Corn contains many B vitamins along with Phosphorus, Magnesium, Iron, Zinc and Linoleic Acid. It contains more vitamin A than any other grain cereal. The starch content in corn makes it a high energy food. Combine corn with legumes and you have a complete protein.
Corn may be stored in a several different forms for a variety of uses. It comes in white, yellow, red or blue. Nutritional content varies from one color to another. For instance, yellow corn is a good source of Vitamin A while white corn is not.
Canned sweet corn is great for shorter term storage. Storage conditions determine, to a large extent, how long canned foods maintain optimal quality. One cup serving contains 133 calories and 4 grams of protein.
Freeze dried sweet corn re-hydrates quickly and tastes great. A #10 can may contain 15-24 (½ cup) servings which contain 70-100 calories and 2-4 grams of protein each. Brands vary significantly so be sure to read the label. Freeze dried products take more storage room than dehydrated. Good choice for longer term storage with a shelf life of 25-30 years properly packaged in a #10 can.
Dehydrated sweet yellow corn is a good choice. A #10 can should contain 77 (1/4 cup that re-hydrates to be ½ cup servings = 50 calories and 1 gram of protein) servings. Simmer 30-35 minutes to re-hydrate. It takes longer to prepare but notice that one #10 can actually contains up to three times as much food as freeze dried corn. Great for longer term storage 25 year shelf life when properly packaged.
Corn meal has a shorter shelf life. Cornmeal will maintain best quality only for 6-18 months. This makes it a great candidate for shorter term storage but avoid storing it long term unless packaged specifically for long term storage. The corn meal you purchase in the store has had the outer skin and germ removed. Grinding your own corn meal is much more nutritious … similar to the difference between white flour and freshly ground whole wheat flour.
Flint corn is a type of field corn. It has a hard starchy interior like popcorn. This hard interior tends to shatter when ground instead of mashing into a powder resulting in a grittier textured flour. It makes great corn meal. Shelf life is 25 years if stored properly in sealed plastic buckets or #10 cans.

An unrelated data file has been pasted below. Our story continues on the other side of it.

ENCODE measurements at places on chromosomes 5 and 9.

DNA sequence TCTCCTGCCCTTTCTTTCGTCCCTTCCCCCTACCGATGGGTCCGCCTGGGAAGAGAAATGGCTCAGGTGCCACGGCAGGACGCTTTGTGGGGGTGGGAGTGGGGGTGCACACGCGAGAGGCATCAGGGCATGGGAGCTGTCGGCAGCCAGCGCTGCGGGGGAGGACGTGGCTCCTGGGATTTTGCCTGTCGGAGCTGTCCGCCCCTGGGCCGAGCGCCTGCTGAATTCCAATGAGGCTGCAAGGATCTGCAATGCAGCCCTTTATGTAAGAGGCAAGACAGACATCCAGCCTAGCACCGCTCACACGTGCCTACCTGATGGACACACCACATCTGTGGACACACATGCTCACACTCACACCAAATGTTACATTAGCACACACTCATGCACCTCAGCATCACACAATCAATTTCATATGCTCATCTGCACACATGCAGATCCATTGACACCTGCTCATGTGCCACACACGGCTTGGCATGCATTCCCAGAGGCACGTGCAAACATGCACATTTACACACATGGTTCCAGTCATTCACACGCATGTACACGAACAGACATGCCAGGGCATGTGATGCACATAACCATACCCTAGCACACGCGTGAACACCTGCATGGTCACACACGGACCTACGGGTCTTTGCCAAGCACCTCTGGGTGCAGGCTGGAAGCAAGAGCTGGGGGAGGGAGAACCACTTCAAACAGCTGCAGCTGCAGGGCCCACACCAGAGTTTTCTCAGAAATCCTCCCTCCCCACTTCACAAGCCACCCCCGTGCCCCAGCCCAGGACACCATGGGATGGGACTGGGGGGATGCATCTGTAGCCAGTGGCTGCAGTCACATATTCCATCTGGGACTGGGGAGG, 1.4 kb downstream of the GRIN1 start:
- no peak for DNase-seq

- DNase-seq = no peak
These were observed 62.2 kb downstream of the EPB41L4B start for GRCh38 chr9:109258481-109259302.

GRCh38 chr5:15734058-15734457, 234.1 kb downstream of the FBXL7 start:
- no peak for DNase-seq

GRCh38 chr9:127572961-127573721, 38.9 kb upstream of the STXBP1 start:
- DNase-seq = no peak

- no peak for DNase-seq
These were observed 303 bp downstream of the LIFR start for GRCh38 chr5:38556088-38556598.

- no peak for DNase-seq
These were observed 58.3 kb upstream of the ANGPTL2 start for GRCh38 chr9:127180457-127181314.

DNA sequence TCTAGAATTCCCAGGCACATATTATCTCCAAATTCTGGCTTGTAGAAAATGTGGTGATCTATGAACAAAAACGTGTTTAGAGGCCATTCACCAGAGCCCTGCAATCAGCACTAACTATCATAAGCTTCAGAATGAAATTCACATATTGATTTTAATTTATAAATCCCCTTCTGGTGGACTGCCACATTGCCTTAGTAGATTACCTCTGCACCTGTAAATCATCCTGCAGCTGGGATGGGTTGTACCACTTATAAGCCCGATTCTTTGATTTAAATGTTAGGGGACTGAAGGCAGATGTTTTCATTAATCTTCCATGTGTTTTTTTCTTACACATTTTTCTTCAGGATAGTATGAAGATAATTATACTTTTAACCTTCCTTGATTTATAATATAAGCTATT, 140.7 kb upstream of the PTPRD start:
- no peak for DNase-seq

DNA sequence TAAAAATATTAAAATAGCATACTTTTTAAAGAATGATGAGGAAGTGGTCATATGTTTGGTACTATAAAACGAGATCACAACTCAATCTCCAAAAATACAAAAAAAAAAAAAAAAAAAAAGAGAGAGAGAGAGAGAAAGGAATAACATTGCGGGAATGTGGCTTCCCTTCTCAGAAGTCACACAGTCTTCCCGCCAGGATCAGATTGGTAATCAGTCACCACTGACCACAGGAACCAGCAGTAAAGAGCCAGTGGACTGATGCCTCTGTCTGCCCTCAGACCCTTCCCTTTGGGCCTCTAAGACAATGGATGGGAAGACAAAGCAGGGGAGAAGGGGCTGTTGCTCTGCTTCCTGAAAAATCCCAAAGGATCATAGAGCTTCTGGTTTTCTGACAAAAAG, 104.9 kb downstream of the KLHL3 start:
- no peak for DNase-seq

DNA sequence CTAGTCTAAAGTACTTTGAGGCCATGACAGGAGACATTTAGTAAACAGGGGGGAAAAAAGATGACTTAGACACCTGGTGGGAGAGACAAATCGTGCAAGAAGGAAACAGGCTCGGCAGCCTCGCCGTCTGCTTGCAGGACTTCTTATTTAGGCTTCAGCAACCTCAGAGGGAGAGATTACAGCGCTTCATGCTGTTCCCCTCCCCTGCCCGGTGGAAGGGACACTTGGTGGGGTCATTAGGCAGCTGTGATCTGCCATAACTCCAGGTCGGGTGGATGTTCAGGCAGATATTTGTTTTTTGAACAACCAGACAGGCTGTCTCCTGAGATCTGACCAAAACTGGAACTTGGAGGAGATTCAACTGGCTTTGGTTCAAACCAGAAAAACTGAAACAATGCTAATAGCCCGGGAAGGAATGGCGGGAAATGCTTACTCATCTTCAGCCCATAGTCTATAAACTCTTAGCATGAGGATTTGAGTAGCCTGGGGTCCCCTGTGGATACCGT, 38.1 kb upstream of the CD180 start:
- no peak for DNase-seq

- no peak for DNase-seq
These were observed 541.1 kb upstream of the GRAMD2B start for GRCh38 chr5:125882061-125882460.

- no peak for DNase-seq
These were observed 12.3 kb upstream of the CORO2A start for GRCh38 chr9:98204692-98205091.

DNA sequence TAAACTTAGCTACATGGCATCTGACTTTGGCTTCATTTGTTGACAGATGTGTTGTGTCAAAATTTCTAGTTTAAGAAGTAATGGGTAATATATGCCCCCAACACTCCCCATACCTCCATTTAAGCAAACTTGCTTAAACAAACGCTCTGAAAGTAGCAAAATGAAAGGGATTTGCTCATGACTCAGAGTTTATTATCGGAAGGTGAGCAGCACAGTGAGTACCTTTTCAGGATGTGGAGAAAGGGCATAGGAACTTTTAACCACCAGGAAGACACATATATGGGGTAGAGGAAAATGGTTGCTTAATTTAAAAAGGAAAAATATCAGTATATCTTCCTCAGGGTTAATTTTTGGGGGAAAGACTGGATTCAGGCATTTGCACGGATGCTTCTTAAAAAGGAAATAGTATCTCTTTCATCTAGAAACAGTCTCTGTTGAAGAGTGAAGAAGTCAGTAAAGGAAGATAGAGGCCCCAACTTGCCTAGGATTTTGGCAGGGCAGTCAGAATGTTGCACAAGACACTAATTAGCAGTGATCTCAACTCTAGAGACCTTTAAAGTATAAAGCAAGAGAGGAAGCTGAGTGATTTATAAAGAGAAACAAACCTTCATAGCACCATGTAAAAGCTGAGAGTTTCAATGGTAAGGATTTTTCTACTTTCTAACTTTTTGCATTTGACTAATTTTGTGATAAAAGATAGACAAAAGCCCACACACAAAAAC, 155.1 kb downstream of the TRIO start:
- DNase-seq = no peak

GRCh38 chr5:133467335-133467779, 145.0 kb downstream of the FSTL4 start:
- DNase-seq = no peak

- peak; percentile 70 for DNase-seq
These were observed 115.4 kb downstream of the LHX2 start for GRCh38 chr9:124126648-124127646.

Dent corn also known as field corn. It has a very thick skin that doesn’t soften up enough to eat even after hours of cooking. It makes good corn masa for tortillas or tamales. It is higher in starch and lower in sugar than table corn. Dent corn is an okay choice for grinding into cornmeal but makes great flour. A ½ cup serving contains 100 calories and 3 grams of protein. Shelf life is 25 years if stored properly in sealed plastic buckets or #10 cans.
Popcorn contains a higher moisture level than other corns (13-15 percent). Ideally long term storage products should have a moisture content of 10 percent or less. However, it can be popped or ground into cornmeal or flour which makes it quite versatile. It produces a grittier flour than dent corn. Popcorn is harder than other grains and should only be ground in a grinder capable of handling it or it may damage the grinder. Older popcorn may not pop well but can be re-hydrated by sprinkling with a little bit of water, shaking it and allowing it to re-hydrate.
Cornstarch is a commonly used thickener. It has an indefinite shelf life and stores well in a #10 can. It contains calories (107 calories in one ounce) but has little nutritional value.
Note: Seed corn is not safe to be used for food storage as it contains a fungicide. However, it would be a great idea to rotate some through your storage so you can grow fresh corn in your garden. Germination rate declines with the passage of time. Depending on the particular seed and storage conditions sweet corn may have a germination rate of only 50 percent after 3 years while popcorn may have a decent germination rate after 5-10 years. For best results, rotate your seed corn annually.